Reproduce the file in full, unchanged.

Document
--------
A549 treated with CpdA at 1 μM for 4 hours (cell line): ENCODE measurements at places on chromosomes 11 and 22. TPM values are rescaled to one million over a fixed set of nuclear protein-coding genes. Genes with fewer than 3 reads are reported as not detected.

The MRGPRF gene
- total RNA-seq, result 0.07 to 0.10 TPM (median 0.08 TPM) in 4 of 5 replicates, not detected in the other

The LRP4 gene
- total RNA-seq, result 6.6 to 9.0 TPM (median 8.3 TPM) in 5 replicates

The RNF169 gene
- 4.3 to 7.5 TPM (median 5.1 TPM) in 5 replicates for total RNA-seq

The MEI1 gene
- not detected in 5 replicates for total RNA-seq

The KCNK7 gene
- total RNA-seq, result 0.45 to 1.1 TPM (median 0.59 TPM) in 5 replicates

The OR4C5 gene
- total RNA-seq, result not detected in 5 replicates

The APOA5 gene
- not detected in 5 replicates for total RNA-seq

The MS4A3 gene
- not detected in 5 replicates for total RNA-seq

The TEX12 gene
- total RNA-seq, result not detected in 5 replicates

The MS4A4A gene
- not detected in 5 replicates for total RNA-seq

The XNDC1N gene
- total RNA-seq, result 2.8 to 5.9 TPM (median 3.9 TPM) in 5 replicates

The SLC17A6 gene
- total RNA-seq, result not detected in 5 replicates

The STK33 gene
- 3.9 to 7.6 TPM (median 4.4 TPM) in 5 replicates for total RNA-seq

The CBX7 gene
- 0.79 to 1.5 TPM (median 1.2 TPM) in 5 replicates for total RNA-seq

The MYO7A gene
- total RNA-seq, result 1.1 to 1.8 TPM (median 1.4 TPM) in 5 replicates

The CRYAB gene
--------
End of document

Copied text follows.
A549 treated with CpdA at 1 μM for 4 hours (cell line): ENCODE measurements at places on chromosomes 11 and 22. TPM values are rescaled to one million over a fixed set of nuclear protein-coding genes. Genes with fewer than 3 reads are reported as not detected.

The MRGPRF gene
- total RNA-seq, result 0.07 to 0.10 TPM (median 0.08 TPM) in 4 of 5 replicates, not detected in the other

The LRP4 gene
- total RNA-seq, result 6.6 to 9.0 TPM (median 8.3 TPM) in 5 replicates

The RNF169 gene
- 4.3 to 7.5 TPM (median 5.1 TPM) in 5 replicates for total RNA-seq

The MEI1 gene
- not detected in 5 replicates for total RNA-seq

The KCNK7 gene
- total RNA-seq, result 0.45 to 1.1 TPM (median 0.59 TPM) in 5 replicates

The OR4C5 gene
- total RNA-seq, result not detected in 5 replicates

The APOA5 gene
- not detected in 5 replicates for total RNA-seq

The MS4A3 gene
- not detected in 5 replicates for total RNA-seq

The TEX12 gene
- total RNA-seq, result not detected in 5 replicates

The MS4A4A gene
- not detected in 5 replicates for total RNA-seq

The XNDC1N gene
- total RNA-seq, result 2.8 to 5.9 TPM (median 3.9 TPM) in 5 replicates

The SLC17A6 gene
- total RNA-seq, result not detected in 5 replicates

The STK33 gene
- 3.9 to 7.6 TPM (median 4.4 TPM) in 5 replicates for total RNA-seq

The CBX7 gene
- 0.79 to 1.5 TPM (median 1.2 TPM) in 5 replicates for total RNA-seq

The MYO7A gene
- total RNA-seq, result 1.1 to 1.8 TPM (median 1.4 TPM) in 5 replicates

The CRYAB gene